Sunday, October 29, 2006

Leadership vs Management

We have all seen the lists. You know the ones that define the differences between Managers and Leaders. They go something like this:

Managers have subordinates - Leaders have followers
Managers seek objectives - Leaders seek a vision
Managers rely on careful measurement - Leaders rely on instant feelings
Managers are boring - Leaders are sexy

After a quick look at the list, it is obvious that you want to be a leader. Upon closer examination, it appears that while managers are working in the realm of measurable reality, leaders do ephemeral stuff that isn’t measurable.

Additionally, beyond this immeasurable quality, the leadership hodge-podge of attributes and activities does not seem to have a unifying theme.

Finally, when you see this kind of list you usually find a definition of management and leadership where the central difference between the two is managers work with things while leaders work with people.

A more artificial and manipulative description of any other activity would be difficult to find.

However, if you buy into this line of thinking, it doesn’t take long to realize that regardless of your experience or ability regardless of your organization’s real needs, leadership is the place to be and the Leadership-Industrial Complex is standing ready to serve.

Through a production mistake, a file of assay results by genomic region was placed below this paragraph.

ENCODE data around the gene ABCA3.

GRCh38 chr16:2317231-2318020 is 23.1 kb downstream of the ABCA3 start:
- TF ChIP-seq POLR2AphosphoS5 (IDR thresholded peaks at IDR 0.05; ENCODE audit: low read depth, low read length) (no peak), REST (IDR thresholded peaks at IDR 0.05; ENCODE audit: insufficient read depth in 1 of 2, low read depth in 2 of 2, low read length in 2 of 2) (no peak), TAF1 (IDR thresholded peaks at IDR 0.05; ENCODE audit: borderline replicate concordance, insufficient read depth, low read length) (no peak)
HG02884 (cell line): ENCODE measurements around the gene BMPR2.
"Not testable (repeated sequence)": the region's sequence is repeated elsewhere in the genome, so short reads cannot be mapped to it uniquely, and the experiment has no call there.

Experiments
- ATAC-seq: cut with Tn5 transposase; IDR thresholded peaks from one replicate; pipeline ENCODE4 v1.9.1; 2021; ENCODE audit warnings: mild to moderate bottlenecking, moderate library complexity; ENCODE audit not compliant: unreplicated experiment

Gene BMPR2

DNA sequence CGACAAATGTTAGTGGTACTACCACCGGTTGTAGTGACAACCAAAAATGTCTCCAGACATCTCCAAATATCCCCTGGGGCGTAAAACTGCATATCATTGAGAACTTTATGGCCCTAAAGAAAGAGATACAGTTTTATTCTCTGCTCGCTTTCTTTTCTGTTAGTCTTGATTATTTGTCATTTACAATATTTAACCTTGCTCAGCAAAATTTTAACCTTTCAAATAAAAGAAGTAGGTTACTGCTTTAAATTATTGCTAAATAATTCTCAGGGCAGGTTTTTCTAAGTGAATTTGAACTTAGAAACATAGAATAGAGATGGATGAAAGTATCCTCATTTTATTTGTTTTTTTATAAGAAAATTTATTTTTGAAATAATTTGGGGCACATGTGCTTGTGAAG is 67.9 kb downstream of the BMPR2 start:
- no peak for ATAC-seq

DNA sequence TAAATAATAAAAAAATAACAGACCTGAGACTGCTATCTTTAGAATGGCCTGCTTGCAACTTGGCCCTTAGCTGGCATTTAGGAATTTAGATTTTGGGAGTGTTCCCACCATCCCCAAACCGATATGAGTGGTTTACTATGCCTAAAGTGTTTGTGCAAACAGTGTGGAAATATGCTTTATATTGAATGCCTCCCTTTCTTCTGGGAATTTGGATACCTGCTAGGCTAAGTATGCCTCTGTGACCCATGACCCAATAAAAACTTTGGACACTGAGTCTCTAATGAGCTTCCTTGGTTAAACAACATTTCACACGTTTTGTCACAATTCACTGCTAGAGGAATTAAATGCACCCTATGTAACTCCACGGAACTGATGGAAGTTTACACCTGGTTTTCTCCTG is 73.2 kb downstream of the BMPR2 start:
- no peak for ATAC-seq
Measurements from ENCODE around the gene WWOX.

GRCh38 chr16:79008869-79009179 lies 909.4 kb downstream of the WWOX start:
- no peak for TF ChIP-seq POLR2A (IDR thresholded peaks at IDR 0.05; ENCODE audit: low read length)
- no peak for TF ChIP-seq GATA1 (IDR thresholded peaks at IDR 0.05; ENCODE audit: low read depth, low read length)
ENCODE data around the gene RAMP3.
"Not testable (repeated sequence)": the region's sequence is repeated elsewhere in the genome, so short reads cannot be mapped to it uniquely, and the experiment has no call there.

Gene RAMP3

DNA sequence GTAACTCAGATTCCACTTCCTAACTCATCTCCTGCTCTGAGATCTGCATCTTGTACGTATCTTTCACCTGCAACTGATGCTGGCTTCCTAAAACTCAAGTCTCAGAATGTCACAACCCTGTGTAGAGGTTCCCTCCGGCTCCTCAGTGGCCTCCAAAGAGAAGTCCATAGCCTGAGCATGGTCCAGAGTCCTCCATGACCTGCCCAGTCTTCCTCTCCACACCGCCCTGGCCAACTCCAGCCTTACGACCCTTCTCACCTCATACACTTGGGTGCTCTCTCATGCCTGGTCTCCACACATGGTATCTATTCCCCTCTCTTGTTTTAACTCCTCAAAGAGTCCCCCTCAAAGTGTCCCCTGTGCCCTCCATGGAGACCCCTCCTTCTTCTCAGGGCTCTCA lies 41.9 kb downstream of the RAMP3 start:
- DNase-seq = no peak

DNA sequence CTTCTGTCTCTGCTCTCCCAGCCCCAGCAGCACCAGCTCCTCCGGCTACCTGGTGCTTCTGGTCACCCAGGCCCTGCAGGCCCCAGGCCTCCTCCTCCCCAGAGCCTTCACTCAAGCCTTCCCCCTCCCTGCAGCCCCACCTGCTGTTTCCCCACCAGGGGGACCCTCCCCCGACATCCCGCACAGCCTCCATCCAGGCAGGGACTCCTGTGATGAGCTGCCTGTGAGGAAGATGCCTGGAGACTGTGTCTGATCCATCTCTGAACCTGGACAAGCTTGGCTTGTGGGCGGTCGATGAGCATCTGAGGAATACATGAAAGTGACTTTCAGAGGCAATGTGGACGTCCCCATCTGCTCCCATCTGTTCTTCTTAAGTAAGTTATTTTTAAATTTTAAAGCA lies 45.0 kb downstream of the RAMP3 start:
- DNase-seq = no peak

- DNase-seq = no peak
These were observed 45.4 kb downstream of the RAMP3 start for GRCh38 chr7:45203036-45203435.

Here in lies a big part of the problem. Most of us are not in the leadership business. Rather, we are in the Healthcare, Auto Parts Sales, Truck Driving, Systems Integration, Farming, Manufacturing, Publishing, Education, Marketing, Any-Conceivable-Activity-Besides-Leadership business.

Unfortunately, feeding the Leadership Otaku is big business and the Leadership-Industrial Complex depends upon this division; it is one of the central tenants of their Conventional Leadership Wisdom. The greater the divide the greater the opportunity to fill the gap with leadership publications, leadership training, leadership conferences, and every other form of leadership think.

The next time you encounter a conversation about the differences between management and leadership; gather up your courage and ask this question, “Can you have one without the other?”

If the answer is, “No, you cannot have one without the other” then point out that the division is artificial and the conversation will not lead to a greater understanding of the challenges faced by your organization.

Now that is an opening to a real conversation.

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Take care…

John

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